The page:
Friday, July 22, 2011

We don’t need to do everything IMF tells us: Minister

Jakarta Post
Rangga D. Fdillah
Linda Yulisman

Indonesia will keep subsidized fuel prices at their current levels, despite calls from the International Monetary Fund (IMF) to allow fuel prices rise to halt the widening state budget deficit.

“We do not need to follow all of the IMF’s recommendations,” Coordinating Economic Minister Hatta Rajasa said on Friday at his office in Jakarta when he was asked about the IMF’s recommendation on the need to adjust fuel prices to conserve the state budget.

Hatta said he was aware of the need to halt the widening state budget deficit, which was a result of rising oil prices in the world market. He said that raising the fuel prices was not the only option that the government could take to reduce its deficit.

“We have increased the quota of subsidized BBM [subsidized fuels] to 40.49 million kiloliters this year,” he was quoted as saying by However, he also said that the government would take other measures to reduce subsidized fuel consumption.

Earlier this month, the House of Representatives approved the government’s request to raise the subsidized fuel quota in the revised 2011 state budget from 38.59 million kiloliters annually to 40.49 million kiloliters. But to do this, the government had to increase spending in the state budget by trillions of rupiah.

In May, the IMF called on the government to limit the country’s fuel subsidy, claiming that the move could “protect the weakest members of the community” by channeling the funds more productively.

In a statement on Friday, Milan Zavadjil, an IMF senior resident representative in Indonesia, again warned that surging fuel subsidies would distort the structure of the state budget and therefore fiscal
policy should be shifted from subsidies to infrastructure and social spending. Any price hike would be sure to trigger long lasting inflation in the country, he said.

This year, the government has allocated Rp 95.9 trillion (US$11.22 billion) for the fuel subsidy, which, according to analysts, would be better used to finance infrastructure projects or healthcare and education sectors.

The government had, in fact, planned to limit the sales of subsidized fuels to private cars beginning this year in a bid to curb the soaring state deficit caused by the rising oil prices. But the plan was delayed amid fears that the measure could incite nationwide protests that could in turn compromise political stability.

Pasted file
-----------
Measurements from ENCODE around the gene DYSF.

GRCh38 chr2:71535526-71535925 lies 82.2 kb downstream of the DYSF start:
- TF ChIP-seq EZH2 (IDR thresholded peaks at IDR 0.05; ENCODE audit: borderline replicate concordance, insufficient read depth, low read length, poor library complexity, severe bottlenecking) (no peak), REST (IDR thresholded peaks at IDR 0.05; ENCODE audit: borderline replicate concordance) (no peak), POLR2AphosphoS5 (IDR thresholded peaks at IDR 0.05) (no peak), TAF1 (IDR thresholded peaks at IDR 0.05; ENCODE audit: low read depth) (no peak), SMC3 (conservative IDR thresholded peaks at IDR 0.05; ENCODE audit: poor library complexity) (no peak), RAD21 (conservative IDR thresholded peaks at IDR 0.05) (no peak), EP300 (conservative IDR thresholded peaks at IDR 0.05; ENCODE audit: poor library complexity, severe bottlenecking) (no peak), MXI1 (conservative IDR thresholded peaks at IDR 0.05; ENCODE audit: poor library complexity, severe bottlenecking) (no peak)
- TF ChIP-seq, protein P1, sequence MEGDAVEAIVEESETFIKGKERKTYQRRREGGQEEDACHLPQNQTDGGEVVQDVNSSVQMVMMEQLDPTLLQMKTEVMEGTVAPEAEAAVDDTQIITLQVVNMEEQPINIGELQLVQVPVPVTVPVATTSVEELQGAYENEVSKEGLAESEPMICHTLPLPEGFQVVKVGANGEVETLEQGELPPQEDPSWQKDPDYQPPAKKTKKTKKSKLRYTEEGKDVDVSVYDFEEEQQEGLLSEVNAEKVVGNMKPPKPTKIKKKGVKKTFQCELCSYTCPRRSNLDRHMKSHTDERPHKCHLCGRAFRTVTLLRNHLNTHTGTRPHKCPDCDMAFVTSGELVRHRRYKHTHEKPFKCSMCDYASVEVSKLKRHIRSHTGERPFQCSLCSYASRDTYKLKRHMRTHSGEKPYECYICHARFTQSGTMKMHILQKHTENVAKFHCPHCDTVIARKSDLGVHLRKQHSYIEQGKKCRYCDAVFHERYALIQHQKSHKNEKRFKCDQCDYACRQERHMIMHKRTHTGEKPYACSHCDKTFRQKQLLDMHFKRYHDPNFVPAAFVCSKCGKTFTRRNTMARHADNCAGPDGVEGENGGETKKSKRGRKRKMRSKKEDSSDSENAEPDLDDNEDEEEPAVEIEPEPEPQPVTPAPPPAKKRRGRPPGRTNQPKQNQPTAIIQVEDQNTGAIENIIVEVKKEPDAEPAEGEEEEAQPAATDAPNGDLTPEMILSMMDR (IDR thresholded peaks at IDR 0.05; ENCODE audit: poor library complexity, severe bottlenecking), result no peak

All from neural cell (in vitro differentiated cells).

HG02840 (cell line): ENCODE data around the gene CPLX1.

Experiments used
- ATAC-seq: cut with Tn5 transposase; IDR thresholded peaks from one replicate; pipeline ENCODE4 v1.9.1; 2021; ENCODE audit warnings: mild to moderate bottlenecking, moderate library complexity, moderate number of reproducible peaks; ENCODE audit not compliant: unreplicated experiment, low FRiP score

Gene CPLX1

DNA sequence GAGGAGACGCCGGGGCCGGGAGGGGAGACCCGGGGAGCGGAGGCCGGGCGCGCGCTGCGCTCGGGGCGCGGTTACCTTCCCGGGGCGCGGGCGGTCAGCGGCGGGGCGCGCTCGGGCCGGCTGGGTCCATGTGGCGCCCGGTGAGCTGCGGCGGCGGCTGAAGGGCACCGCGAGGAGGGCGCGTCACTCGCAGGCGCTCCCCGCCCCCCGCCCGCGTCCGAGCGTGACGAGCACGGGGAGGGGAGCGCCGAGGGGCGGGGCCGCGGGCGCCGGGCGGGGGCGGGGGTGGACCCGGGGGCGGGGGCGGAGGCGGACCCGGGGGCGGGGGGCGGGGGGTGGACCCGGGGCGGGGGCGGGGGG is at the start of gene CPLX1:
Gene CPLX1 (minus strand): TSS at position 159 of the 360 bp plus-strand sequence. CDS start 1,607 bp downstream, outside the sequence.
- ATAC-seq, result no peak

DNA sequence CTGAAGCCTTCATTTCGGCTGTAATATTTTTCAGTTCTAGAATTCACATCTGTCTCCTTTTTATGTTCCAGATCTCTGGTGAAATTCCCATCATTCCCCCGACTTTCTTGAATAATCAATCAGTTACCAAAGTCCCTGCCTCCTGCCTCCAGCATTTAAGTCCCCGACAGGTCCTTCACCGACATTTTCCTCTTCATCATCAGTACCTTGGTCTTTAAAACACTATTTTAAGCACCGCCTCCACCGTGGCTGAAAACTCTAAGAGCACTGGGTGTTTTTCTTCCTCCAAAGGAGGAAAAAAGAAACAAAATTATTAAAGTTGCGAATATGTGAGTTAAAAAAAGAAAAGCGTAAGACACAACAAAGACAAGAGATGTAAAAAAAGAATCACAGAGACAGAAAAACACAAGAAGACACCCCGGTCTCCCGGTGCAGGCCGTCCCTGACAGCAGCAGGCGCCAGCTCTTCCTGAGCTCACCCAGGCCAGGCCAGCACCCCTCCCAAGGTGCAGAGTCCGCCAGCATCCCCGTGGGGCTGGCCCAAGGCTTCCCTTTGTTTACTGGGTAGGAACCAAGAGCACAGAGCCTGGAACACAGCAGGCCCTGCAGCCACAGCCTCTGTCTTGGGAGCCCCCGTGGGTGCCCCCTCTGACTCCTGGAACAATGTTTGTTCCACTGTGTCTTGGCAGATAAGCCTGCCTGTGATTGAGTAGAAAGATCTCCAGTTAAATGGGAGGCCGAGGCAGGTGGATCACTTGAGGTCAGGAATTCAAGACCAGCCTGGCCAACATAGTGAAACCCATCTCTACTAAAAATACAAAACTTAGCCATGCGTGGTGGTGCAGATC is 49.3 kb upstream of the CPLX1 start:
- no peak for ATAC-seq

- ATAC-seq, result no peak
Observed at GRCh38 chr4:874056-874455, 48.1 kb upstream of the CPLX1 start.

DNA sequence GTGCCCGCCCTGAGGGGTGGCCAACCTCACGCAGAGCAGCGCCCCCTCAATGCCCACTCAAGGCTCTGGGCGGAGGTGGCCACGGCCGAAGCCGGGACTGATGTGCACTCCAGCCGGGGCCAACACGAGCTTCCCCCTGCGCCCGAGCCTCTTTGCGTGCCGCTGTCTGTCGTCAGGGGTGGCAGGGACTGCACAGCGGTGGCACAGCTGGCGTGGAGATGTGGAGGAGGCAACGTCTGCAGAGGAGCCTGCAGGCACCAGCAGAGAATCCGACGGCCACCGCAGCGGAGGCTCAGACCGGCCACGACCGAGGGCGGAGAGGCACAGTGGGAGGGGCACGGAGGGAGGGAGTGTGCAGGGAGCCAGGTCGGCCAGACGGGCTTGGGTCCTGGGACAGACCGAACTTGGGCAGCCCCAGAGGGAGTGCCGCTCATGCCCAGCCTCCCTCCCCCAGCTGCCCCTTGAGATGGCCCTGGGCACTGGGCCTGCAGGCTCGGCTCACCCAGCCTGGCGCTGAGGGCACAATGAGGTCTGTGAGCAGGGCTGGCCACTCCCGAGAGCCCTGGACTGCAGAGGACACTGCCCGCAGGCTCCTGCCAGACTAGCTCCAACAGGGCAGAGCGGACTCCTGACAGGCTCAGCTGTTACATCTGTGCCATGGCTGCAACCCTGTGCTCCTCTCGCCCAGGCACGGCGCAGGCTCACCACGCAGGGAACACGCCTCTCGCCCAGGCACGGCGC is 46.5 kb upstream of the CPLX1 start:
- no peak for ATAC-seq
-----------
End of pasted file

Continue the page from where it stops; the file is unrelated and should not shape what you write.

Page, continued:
The price gap between the subsidized fuels and non-subsidized fuels is widening due to persistent increases in the global oil prices. With the gulf in prices, which is now a difference of about Rp 4,000 per liter, many car owners who previously used subsidized fuels have started buying subsidized fuels. The widening price gap has also encouraged subsidized fuel smuggling to industries.

Separately, the Energy and Mineral Resources Ministry’s director general for oil and gas, Evita Herawati Legowo, said on Thursday that his office was preparing a regulation to impose severe punishment on industries that bought subsidized fuels.

According to the 2006 Presidential Decree on Fuel Prices, industries are prohibited from using subsidized fuels, but no sanctions were stipulated for those that violated the decree.

“It’s no longer just a plan. We are already preparing the regulation. We hope to finish it soon,” she told reporters at the inauguration of the ministry’s new echelon I officials in Jakarta on Friday.

According to Tubagus Haryono, the head of downstream oil and gas regulator BPH Migas, violating industries used various methods to get subsidized fuels, such as borrowing people’s cars or public transportation vehicles to go to fuel stations.

“We’re now investigating and collecting data to find which industries have been buying the subsidized fuel. We have sent civil investigators to several suspicious areas,” he said, adding that, as of today, no industries had been caught red-handed.

He promised that his agency would intensify its supervision of industries and fuel stations located near industrial areas across the country.

Tubagus added that mining and plantations were two industrial sectors where illegal use of subsidized fuels was rampant.

The agency said earlier that between 10 and 15 percent of the subsidized fuel distributed by the government was illegally sold to industries.

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